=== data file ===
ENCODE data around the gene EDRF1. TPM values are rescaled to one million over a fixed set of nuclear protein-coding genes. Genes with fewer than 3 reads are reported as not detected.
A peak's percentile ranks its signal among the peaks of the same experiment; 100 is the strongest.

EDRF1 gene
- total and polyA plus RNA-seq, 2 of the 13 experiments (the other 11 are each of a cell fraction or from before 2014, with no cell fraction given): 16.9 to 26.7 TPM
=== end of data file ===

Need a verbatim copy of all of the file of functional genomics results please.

ENCODE data around the gene EDRF1. TPM values are rescaled to one million over a fixed set of nuclear protein-coding genes. Genes with fewer than 3 reads are reported as not detected.
A peak's percentile ranks its signal among the peaks of the same experiment; 100 is the strongest.

EDRF1 gene
- total and polyA plus RNA-seq, 2 of the 13 experiments (the other 11 are each of a cell fraction or from before 2014, with no cell fraction given): 16.9 to 26.7 TPM